27 October 2021  |

Read this essay in preparation for this class.


A little over a year ago, my beloved Siamese cat named Inca tragically passed away. He was hit by a bus. Inca was the first blue-eyed “baby” my wife Amy and I had
Inca was an amazing pet who was very much part of our family. As is often the way with momentous events, Inca’s funeral prompted some interesting introspection. A major question being, “Will we ever see Inca again – do pet cats go to heaven?”

Whether it was the right thing to say or not, I told my small children that they will see Inca again when Jesus returns and establishes His new heaven and new earth. But was I right to say this?

When bad theologians hate pets

The question prompted a bit of Google searching. I would say the results were mixed. Many Christian commentators thought the gospel was a sort of how-to manual for humans to get to heaven. As such, animals didn’t have a place in the schema of salvation.

Other commentators were even harsher and suggested the question itself was blasphemous. As if it might somehow distort our understanding of everlasting life if we even asked about the eternal fate of pets.

Still others pointed to passages such as Psalms 104:27-29 or Ecclesiastes 3:21. These texts supposedly teach only humans have what many Christians consider an immortal soul.

Finally, others pointed out that only humans were made in the image of God, and it was as a human God incarnated Himself as Jesus. Therefore, it is only to humans that God offers salvation, as set out in passages such as John 3:16.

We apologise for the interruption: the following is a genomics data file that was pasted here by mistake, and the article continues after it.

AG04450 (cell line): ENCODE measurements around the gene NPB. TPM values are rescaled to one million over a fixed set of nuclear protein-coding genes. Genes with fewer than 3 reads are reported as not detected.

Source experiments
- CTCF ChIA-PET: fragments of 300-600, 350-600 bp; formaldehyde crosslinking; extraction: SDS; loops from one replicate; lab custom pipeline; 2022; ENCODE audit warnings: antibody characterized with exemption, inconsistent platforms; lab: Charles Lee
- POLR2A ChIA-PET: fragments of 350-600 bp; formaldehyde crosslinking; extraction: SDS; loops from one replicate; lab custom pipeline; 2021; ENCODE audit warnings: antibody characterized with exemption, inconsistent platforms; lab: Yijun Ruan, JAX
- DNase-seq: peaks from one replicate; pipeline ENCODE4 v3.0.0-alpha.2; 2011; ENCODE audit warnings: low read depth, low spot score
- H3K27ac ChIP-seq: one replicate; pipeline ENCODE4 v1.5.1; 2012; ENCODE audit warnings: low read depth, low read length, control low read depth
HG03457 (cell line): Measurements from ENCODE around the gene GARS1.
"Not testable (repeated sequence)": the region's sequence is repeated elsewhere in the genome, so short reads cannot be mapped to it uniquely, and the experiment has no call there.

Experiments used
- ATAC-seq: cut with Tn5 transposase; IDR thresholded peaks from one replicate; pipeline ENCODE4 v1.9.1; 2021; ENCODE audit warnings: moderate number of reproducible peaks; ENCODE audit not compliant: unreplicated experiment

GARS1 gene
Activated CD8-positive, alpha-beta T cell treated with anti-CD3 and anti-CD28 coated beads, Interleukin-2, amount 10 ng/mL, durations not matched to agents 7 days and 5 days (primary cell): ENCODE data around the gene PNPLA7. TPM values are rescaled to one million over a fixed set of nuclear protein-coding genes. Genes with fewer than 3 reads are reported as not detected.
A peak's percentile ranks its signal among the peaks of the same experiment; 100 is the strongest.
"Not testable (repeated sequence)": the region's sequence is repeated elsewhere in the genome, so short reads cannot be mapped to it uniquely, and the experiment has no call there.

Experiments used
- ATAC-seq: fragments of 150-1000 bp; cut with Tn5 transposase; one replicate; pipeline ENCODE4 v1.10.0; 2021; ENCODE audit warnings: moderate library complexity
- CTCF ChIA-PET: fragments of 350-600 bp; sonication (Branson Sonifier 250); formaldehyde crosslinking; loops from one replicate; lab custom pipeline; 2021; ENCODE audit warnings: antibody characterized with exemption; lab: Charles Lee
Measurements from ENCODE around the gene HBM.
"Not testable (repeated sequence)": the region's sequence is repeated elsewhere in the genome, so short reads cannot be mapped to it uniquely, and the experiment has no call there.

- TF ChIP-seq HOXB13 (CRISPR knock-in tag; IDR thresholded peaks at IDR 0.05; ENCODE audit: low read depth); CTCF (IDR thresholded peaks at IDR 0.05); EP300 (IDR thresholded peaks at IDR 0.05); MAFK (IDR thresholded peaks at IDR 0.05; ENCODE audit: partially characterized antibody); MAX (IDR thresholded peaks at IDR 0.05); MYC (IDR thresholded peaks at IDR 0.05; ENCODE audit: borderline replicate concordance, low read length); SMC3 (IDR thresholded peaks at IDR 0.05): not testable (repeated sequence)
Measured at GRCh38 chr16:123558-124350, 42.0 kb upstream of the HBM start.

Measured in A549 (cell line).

However, the more I thought about it, the more I became convinced these theologians and commentators are plain wrong.

Guest teacher:

Stephen Ferguson is a lawyer from Perth, Western Australia, with expertise in planning, environment, immigration and administrative-government law. He is married to Amy and has two children, William and Eloise. Stephen is a member of the Livingston Adventist Church.



How to join:

You can watch a video of this class here.


ATSS starting time depends on where you are. If you’re on the west coast of the United States, it’ll be 10:30 AM. On the east coast, 1:30 PM.

Times around the world:

    • Reykjavík: 5:30 PM
    • College Place: 10:30 AM
    • Lincoln: 12:30 PM
    • Denver: 11:30 AM
    • Bracknell: 6:30 PM
    • Loma Linda: 10:30 AM
    • Nairobi: 8:30 PM
    • Gackle: 12:30 PM
    • Hosur: 11:00 PM
    • Waco: 12:30 PM
    • Tulsa: 12:30 PM
    • Helsinki: 8:30 PM
    • Stockholm: 7:30 PM
    • Hamburg: 7:30 PM
    • Cape Town: 7:30 PM
    • Madrid: 7:30 PM
    • Paris: 7:30 PM
    • Honolulu: 7:30 AM
    • Cooranbong: 4:30 AM (Sunday)
    • Perth: 1:30 AM (Sunday)

The class is intended to last about 2 hours, though the conversation often continues to 4 PM.

About our class:

  • The AT Sabbath Seminar is intended to be a courteous forum. We discuss and ask questions politely. We don’t accuse, get angry, or put people down.
  • Stick to the topic in both comments and chat discussion.
  • Make your comments and questions short—don’t dominate.
  • Keep your microphones muted unless you are called upon to make your comment or ask your question.
  • Indicate your interest in speaking by raising your electronic hand—under the “reactions” button.
  • Please use your name when you sign in! Not your phone number, not your initials. This will help us differentiate you from unwelcome guests who want to disrupt us. You can set your name after signing on by clicking on the 3 dots next to your picture, which drops down a menu.
  • If it should happen that we are attacked so that we have to stop the meeting, we’ll quickly post a new meeting link on our AT Facebook page.

We look forward to getting acquainted with you!

Coming up:

  • November 6: Michael W. Campbell
  • November 13 – Laurence Turner
  • December: Denis Fortin on Ecumenism
  • Stanley Patterson

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